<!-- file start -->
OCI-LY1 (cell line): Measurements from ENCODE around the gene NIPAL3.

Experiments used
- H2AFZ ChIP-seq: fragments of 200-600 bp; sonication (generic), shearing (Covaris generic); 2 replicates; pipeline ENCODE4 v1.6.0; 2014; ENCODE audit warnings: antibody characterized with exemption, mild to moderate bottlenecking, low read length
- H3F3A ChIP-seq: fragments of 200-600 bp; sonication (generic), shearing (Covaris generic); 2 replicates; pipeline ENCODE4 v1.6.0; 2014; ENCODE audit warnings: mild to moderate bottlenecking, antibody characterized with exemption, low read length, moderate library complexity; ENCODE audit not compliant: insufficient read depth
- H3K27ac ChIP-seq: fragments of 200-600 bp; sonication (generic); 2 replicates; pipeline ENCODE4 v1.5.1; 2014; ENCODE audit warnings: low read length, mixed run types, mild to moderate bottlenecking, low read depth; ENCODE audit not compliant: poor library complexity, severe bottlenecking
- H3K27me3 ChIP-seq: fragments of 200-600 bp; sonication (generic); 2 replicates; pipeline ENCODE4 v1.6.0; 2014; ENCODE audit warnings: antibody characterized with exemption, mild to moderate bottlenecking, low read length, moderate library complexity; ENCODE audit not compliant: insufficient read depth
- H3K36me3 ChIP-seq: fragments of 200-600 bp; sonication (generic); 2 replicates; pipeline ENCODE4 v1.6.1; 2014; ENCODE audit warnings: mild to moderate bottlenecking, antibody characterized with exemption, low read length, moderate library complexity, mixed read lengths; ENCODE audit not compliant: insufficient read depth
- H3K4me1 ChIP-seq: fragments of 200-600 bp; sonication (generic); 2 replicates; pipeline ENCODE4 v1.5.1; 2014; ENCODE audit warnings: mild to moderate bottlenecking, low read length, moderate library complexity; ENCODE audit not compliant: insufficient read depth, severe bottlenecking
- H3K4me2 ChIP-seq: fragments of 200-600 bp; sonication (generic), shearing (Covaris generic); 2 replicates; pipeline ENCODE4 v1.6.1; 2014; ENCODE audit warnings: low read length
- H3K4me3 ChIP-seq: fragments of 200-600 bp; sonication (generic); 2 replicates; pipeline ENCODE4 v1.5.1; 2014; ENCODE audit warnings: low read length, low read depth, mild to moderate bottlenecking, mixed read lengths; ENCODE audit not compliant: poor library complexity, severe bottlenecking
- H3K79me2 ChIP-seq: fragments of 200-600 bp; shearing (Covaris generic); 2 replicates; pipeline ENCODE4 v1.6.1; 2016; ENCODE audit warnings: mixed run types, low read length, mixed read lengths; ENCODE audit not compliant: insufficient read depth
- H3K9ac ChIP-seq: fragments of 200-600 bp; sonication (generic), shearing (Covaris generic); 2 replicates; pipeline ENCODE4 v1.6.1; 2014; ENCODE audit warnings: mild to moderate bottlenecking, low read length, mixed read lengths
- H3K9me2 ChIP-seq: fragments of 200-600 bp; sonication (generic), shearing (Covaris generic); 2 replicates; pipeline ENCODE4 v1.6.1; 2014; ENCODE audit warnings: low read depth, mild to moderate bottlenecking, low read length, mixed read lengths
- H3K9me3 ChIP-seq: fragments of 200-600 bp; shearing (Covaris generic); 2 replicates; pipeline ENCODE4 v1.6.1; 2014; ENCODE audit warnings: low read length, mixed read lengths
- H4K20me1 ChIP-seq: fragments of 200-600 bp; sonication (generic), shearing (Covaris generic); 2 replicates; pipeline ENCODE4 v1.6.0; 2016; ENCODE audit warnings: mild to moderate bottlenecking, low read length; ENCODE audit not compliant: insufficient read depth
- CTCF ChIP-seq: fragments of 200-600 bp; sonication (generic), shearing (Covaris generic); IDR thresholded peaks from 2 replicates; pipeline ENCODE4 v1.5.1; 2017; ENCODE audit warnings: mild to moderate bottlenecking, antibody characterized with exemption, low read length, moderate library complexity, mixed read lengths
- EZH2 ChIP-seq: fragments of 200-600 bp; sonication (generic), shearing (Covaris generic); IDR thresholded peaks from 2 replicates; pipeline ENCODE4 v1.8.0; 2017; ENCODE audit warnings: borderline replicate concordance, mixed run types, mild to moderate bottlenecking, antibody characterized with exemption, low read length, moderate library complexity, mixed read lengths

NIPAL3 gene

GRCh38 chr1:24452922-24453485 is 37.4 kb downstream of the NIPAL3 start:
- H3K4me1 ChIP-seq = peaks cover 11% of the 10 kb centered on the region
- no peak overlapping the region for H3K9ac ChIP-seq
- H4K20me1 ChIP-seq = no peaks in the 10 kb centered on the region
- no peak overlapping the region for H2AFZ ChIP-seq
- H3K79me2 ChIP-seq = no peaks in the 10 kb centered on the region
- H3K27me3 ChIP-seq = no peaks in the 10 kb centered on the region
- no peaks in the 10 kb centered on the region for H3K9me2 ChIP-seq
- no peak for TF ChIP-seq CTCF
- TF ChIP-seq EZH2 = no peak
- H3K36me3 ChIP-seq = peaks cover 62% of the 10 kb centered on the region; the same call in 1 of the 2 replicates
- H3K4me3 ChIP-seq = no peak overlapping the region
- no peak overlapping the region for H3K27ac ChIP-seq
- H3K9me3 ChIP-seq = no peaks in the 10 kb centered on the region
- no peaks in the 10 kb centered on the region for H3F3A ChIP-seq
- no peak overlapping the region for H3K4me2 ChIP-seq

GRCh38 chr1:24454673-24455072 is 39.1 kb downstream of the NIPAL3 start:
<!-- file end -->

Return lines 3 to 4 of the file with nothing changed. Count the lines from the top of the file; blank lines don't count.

- H2AFZ ChIP-seq: fragments of 200-600 bp; sonication (generic), shearing (Covaris generic); 2 replicates; pipeline ENCODE4 v1.6.0; 2014; ENCODE audit warnings: antibody characterized with exemption, mild to moderate bottlenecking, low read length
- H3F3A ChIP-seq: fragments of 200-600 bp; sonication (generic), shearing (Covaris generic); 2 replicates; pipeline ENCODE4 v1.6.0; 2014; ENCODE audit warnings: mild to moderate bottlenecking, antibody characterized with exemption, low read length, moderate library complexity; ENCODE audit not compliant: insufficient read depth